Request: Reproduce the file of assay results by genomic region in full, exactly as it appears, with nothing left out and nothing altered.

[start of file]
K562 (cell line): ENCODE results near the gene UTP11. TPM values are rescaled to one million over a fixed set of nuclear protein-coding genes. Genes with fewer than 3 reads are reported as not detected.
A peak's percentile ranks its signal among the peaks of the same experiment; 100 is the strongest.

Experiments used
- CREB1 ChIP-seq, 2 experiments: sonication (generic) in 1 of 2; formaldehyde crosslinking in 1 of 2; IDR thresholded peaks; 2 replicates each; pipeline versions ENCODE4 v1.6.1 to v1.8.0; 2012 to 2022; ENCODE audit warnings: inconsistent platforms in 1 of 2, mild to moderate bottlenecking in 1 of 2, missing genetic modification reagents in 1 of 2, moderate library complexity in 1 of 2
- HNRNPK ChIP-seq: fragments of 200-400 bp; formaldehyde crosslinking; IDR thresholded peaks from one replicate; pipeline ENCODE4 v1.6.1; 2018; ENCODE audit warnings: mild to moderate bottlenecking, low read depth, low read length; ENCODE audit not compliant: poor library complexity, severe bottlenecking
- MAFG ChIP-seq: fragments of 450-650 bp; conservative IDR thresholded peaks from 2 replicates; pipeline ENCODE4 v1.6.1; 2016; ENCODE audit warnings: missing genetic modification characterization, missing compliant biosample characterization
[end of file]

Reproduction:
K562 (cell line): ENCODE results near the gene UTP11. TPM values are rescaled to one million over a fixed set of nuclear protein-coding genes. Genes with fewer than 3 reads are reported as not detected.
A peak's percentile ranks its signal among the peaks of the same experiment; 100 is the strongest.

Experiments used
- CREB1 ChIP-seq, 2 experiments: sonication (generic) in 1 of 2; formaldehyde crosslinking in 1 of 2; IDR thresholded peaks; 2 replicates each; pipeline versions ENCODE4 v1.6.1 to v1.8.0; 2012 to 2022; ENCODE audit warnings: inconsistent platforms in 1 of 2, mild to moderate bottlenecking in 1 of 2, missing genetic modification reagents in 1 of 2, moderate library complexity in 1 of 2
- HNRNPK ChIP-seq: fragments of 200-400 bp; formaldehyde crosslinking; IDR thresholded peaks from one replicate; pipeline ENCODE4 v1.6.1; 2018; ENCODE audit warnings: mild to moderate bottlenecking, low read depth, low read length; ENCODE audit not compliant: poor library complexity, severe bottlenecking
- MAFG ChIP-seq: fragments of 450-650 bp; conservative IDR thresholded peaks from 2 replicates; pipeline ENCODE4 v1.6.1; 2016; ENCODE audit warnings: missing genetic modification characterization, missing compliant biosample characterization